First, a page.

Costco Pulls Chaokoh Coconut Milk Off the Shelves After the Brand Is Accused of Using Forced Monkey Labor
If you’re planning on buying Chaokoh coconut milk on your next trip to Costco, it’s best you look elsewhere. The wholesale giant has reportedly stopped stocking the Thailand-manufactured product due to allegations of forced monkey labor.
You read that right. USA Today reported that Costco expressed concern over Chaokoh’s labor practices after they were made aware of some upsetting accusations.
PETA alleges that monkeys are (often illegally) taken from their families in the wild and kept “chained” and “isolated” on “barren dirty farms” in Thailand where they have little opportunity to interact with their own kind. An investigator recorded upsetting footage.
The footage shows monkeys chained and caged in cramped quarters. One yanks on its cage, ostensibly trying to escape. The monkey are let out to climb trees and pick coconuts–sometimes up to 400 per day– and afterwards, they are once again confined to cages.
The coconuts they pick are used for the production of coconut milk, oils, yogurt, and other coconut-based products. While there, one of the workers told the PETA investigator that they supply their coconuts to Chaokoh.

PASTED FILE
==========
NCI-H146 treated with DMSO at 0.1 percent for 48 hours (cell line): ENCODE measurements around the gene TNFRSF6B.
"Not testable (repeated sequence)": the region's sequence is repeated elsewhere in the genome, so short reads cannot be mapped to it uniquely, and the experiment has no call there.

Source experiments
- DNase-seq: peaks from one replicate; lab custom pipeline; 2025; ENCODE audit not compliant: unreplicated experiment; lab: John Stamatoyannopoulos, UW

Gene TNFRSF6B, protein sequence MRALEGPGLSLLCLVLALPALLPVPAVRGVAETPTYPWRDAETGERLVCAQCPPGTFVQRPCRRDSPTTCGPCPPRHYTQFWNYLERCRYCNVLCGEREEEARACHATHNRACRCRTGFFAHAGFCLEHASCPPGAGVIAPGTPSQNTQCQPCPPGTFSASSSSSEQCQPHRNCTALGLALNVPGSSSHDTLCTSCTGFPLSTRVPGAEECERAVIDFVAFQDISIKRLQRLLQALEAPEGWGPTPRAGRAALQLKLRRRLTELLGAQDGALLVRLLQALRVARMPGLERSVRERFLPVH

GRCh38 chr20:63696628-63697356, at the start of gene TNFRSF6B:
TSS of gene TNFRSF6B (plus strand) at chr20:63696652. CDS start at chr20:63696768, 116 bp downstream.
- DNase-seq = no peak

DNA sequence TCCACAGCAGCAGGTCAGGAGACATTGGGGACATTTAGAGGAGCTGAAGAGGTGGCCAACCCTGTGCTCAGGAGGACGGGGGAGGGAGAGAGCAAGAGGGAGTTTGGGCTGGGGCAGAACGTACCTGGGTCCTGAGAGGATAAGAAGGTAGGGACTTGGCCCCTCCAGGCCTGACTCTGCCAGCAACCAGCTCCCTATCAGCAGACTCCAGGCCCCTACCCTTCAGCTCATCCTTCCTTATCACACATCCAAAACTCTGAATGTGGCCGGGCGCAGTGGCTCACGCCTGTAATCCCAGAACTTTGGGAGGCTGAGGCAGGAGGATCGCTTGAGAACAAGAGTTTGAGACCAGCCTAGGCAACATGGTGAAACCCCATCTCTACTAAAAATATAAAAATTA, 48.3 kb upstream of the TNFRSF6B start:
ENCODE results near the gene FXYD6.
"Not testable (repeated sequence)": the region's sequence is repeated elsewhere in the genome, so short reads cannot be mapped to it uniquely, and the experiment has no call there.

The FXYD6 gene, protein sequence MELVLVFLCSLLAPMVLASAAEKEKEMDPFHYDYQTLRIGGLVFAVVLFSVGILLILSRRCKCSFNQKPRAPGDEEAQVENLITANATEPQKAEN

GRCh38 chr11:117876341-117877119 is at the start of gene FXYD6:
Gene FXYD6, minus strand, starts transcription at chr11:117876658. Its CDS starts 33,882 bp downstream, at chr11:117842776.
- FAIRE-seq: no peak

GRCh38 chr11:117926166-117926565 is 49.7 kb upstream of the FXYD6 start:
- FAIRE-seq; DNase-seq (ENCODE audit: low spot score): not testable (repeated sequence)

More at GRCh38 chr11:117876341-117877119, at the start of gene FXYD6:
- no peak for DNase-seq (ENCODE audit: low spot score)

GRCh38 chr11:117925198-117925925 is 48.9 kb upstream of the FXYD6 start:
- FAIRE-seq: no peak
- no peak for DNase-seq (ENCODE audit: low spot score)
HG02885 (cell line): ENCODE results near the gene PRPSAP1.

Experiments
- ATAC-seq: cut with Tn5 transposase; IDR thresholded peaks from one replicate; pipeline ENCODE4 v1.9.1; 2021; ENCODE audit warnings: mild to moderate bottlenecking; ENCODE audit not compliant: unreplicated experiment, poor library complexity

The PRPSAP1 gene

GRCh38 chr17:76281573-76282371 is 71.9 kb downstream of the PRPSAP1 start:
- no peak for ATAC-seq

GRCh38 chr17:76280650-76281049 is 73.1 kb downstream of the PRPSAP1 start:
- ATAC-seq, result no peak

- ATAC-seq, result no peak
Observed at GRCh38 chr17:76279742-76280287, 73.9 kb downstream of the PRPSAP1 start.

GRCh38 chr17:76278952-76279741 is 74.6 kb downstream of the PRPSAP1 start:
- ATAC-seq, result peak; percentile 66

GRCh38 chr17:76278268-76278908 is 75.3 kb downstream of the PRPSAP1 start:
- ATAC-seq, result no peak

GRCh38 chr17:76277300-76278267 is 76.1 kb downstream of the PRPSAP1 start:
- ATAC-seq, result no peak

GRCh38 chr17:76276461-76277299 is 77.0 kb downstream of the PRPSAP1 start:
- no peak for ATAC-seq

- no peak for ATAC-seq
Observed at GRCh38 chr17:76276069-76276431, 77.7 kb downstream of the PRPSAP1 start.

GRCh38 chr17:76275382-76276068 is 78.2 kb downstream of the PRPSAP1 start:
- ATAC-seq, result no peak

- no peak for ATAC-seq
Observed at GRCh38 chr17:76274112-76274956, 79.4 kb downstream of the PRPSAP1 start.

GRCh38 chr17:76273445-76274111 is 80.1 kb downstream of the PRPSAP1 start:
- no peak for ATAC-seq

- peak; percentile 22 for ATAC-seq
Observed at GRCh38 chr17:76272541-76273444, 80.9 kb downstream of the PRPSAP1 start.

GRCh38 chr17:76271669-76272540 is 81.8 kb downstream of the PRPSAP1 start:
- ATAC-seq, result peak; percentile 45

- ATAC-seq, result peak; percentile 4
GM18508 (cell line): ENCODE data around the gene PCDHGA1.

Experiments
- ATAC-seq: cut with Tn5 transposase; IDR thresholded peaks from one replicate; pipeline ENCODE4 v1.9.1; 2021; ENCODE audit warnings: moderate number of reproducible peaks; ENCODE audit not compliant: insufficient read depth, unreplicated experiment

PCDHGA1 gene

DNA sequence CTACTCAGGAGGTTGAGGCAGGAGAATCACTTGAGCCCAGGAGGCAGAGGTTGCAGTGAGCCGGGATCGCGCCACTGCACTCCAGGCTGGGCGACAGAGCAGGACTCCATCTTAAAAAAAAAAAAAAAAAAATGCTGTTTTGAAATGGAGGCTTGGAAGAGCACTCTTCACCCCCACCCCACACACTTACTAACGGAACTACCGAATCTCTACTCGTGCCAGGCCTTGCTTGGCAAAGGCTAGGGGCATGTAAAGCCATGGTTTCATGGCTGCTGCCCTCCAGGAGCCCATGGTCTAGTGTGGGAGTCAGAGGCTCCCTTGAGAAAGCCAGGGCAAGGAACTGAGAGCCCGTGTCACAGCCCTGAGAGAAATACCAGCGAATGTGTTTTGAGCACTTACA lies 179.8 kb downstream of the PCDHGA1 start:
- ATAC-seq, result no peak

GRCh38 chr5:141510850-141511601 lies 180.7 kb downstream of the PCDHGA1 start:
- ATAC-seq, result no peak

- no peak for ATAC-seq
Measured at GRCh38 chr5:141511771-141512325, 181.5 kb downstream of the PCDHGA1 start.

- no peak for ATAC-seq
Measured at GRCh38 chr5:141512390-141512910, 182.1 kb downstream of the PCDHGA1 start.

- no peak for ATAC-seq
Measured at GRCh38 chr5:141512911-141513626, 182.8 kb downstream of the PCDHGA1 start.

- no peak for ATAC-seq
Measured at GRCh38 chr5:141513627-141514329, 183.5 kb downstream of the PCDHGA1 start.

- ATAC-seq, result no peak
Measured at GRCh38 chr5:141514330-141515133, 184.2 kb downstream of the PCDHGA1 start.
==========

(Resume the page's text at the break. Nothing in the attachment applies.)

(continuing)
While Costco will not publicly comment on the matter, USA Today obtained a letter a Costco executive wrote to PETA about the allegations.
“We have ceased purchasing from our supplier/owner of the brand Chaokoh,” wrote Ken Kimble, Costco’s vice president and general merchandise manager, in a letter dated September 29th.
Kimble added: “We have made it clear to the supplier that we do not support the use of monkeys for harvesting and that all harvesting must be done by human labor. In turn, our supplier has contractually required the same of all its suppliers. In addition, our supplier is in the process of visiting every one of its supplier farms to communicate the harvest policies.”
Although PETA has obtained footage of the monkey labor practices, the manufacturer of Chaokoh says they have conducted an internal audit of 64 farms out of 817 farms they source from. According to them, they “did not find the use of monkey for coconut harvesting.” They even presented USA Today with a 14-page document entitled the “Monkey-Free Coconut Due Diligence Assessment”.
Costco is not the only retail chain that stopped supplying Chaokoh. Walgreens, Duane Reade, ShopRite and Smart & Final are no longer selling the coconut milk brand due to the alleged animal abuse practices. Meanwhile, Target, Walmart, and Kroger still have the brand listed on their websites.
According to PETA, Thailand is the primary country that employs monkey-labor practices. Other coconut-heavy regions like Brazil, Colombia, and Hawaii use humane methods.
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